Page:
It’s been so long since I’ve had the rush of sitting down at a blank screen and typing to you — the longest span of time, in fact, since I looked down seven years ago, took in my pregnant belly, startled myself cold, and decided to open a little blog account to do the one thing that had always made me feel more like me: Write.
My fingers tap tap tapped away on those keys and suddenly, as if by magic, a world was available to me where I could both sit directly inside of it – my life – but also leave it; transform it somehow. It was a lifeline back then, writing, and I used it the way someone would use an oxygen mask – frantically and with the acute awareness of how fragile they really were. Now, seven years later, as I find myself in the exact same situation – facing a drastic life change bigger than me – here I turn, spinning letters into words and words into sentences that give my life both a ticket into and out of itself.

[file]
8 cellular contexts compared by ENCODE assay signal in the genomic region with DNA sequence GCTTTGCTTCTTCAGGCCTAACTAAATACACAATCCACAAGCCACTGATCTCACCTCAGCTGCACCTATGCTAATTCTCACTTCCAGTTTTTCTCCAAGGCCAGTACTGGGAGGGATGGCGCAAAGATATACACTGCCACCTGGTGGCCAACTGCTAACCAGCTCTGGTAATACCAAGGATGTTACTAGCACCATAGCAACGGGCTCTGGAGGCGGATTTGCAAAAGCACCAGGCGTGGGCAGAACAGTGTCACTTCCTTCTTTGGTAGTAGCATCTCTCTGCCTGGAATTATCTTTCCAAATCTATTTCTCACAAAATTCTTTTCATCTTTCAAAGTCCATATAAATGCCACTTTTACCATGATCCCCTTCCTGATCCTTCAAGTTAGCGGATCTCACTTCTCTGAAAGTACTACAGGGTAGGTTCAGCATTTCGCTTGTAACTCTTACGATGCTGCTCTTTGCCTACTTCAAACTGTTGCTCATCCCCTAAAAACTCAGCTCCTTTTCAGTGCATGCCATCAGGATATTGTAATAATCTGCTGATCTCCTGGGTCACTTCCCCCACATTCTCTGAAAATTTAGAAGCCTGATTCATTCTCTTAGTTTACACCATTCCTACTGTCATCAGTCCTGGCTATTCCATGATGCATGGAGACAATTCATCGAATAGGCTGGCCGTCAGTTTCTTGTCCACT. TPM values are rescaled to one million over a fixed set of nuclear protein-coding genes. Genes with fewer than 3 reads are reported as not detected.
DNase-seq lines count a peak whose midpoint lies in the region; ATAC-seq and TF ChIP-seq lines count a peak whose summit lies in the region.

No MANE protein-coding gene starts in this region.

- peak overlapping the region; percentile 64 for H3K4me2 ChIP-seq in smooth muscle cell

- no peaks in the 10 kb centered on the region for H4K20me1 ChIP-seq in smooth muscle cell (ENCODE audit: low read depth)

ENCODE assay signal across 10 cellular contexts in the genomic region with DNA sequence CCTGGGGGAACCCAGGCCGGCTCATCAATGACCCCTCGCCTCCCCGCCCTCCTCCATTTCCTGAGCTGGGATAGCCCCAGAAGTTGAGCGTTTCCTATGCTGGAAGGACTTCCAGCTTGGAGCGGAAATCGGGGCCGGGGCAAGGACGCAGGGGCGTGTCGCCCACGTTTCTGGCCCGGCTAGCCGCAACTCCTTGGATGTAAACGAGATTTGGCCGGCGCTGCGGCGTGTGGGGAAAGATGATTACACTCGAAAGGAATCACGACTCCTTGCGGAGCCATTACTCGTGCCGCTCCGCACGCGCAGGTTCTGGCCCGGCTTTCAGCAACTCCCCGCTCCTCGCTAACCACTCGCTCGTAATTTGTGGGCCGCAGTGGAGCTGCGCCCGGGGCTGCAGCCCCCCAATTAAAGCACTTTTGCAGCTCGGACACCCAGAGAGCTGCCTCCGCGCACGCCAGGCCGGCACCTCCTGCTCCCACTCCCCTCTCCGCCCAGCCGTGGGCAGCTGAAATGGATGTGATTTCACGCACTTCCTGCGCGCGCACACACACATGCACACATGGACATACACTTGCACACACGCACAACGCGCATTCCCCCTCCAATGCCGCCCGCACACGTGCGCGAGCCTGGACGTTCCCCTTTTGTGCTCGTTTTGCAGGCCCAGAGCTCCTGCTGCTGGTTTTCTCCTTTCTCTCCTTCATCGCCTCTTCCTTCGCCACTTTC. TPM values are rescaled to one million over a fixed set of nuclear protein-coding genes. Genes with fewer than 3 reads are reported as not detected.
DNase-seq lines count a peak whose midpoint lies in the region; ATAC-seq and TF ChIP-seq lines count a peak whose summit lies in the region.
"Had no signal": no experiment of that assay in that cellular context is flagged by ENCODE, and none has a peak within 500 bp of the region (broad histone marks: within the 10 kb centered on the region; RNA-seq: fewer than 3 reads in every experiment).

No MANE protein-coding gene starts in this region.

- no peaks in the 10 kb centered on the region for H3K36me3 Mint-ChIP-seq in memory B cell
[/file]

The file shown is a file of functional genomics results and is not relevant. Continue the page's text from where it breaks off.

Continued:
I remember Mary Oliver saying once that she read to save her life, and that she wrote that way, too. There is nothing I understand more than this. For people who feel the very edges of their life, art becomes the only way they survive it. We write so our darkness doesn’t write us. And let’s be honest, we write because it’s cheaper than therapy and a whole fucking lot better for us than six bottles of gin.
So, here goes.
Joel and I separated not long after Christmas. It was precisely as you’d imagine it would be and I expect a standing ovation for how much gin I have NOT consumed, thank you in advance. A couple of weeks fresh into it, I remember going ice skating and taking a particularly bad fall. Throbbing pain flashed through my knee, and Ella immediately came skating over, put her hand on my shoulder and asked if I was okay. I looked up at her and before I could say anything, she said the thing I always say to my children whenever they hurt themselves: “The pain is always the worst in the beginning. It will get less soon, Mum. Just hold on.” I bit my lip to stop myself from crying, a little bit because it was so stunning to hear her mimic me — that the thankless, repetitive work I put into mothering them actually does pay off, but mostly because it wasn’t about my knee anymore. I hugged her tight and as I fell asleep that night, I wrapped her words around me like a blanket and willed sleep to come.